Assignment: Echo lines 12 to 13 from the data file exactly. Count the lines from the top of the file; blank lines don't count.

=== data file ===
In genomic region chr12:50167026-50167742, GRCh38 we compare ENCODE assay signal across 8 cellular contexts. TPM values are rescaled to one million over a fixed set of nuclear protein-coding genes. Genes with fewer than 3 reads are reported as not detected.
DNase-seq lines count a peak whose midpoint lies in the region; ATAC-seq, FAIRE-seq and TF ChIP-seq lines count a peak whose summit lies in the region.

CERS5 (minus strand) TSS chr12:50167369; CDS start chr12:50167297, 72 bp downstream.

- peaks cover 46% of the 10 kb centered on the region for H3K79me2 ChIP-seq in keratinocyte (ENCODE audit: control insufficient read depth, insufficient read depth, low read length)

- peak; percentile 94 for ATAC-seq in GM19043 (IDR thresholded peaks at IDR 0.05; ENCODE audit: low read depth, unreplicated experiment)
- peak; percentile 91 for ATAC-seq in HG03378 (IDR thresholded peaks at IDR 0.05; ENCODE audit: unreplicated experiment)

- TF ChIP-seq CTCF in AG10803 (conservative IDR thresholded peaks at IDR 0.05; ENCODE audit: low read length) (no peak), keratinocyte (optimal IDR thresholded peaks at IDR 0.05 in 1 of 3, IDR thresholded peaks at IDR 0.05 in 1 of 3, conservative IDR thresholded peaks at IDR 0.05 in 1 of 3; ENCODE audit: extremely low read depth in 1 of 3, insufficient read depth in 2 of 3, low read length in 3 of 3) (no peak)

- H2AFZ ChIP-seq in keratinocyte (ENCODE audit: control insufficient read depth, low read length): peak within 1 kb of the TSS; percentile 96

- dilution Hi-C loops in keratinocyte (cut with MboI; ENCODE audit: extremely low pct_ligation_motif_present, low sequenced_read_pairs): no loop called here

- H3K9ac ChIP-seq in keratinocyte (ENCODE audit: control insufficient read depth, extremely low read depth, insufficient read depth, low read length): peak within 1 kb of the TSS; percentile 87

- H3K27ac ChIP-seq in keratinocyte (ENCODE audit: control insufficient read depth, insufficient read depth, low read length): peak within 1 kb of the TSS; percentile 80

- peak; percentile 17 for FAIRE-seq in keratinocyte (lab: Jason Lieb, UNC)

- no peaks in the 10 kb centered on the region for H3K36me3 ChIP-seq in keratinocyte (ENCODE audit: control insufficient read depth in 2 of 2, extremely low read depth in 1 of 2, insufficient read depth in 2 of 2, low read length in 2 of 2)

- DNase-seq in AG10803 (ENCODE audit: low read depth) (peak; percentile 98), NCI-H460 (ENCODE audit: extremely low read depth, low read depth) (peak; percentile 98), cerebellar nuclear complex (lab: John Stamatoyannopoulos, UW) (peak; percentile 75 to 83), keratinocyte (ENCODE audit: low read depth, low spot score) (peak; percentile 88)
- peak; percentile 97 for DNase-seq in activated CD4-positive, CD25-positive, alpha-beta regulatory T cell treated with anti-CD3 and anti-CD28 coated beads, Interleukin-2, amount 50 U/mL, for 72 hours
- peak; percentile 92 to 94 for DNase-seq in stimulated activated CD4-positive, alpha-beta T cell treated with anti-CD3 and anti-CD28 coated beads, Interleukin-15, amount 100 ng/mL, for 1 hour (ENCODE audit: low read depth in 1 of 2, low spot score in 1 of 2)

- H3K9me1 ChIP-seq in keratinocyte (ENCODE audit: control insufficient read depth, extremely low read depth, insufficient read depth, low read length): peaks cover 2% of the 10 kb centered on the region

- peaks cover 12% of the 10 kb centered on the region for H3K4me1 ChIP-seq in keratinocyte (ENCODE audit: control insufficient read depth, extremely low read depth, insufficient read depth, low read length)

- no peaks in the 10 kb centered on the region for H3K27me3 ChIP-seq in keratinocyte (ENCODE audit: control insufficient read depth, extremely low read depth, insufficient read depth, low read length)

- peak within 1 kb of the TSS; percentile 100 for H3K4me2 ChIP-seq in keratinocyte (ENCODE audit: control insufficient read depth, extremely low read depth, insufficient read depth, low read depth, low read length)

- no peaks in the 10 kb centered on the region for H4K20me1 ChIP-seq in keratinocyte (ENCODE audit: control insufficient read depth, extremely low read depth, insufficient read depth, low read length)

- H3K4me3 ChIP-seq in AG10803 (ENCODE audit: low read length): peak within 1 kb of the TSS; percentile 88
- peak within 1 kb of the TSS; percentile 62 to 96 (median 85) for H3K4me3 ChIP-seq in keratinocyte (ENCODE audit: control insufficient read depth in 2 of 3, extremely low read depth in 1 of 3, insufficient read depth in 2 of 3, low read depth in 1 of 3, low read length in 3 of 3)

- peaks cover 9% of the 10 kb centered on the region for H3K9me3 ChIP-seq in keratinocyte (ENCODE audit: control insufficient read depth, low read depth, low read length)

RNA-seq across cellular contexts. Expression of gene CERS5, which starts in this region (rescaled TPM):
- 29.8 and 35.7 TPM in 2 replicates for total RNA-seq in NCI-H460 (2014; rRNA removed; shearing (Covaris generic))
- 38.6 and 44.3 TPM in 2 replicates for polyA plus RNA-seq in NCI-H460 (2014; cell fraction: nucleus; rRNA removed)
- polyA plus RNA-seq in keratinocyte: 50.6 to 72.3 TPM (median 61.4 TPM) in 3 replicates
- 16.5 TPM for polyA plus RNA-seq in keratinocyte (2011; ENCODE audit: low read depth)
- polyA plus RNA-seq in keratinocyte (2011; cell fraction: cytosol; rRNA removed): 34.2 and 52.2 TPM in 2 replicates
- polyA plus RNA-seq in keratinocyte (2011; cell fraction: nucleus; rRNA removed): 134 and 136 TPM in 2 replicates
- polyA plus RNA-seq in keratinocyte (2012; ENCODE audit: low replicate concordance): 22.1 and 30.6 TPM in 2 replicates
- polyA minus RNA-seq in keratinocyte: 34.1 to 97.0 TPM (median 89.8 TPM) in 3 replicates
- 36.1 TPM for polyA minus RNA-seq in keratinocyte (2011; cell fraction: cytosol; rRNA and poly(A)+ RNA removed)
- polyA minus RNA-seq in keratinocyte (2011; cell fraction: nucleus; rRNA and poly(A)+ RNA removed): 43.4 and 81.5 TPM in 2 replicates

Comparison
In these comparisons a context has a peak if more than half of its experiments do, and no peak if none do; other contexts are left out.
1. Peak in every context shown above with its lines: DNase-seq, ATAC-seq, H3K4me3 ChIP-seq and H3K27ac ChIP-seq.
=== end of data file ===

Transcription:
- peak; percentile 17 for FAIRE-seq in keratinocyte (lab: Jason Lieb, UNC)

- no peaks in the 10 kb centered on the region for H3K36me3 ChIP-seq in keratinocyte (ENCODE audit: control insufficient read depth in 2 of 2, extremely low read depth in 1 of 2, insufficient read depth in 2 of 2, low read length in 2 of 2)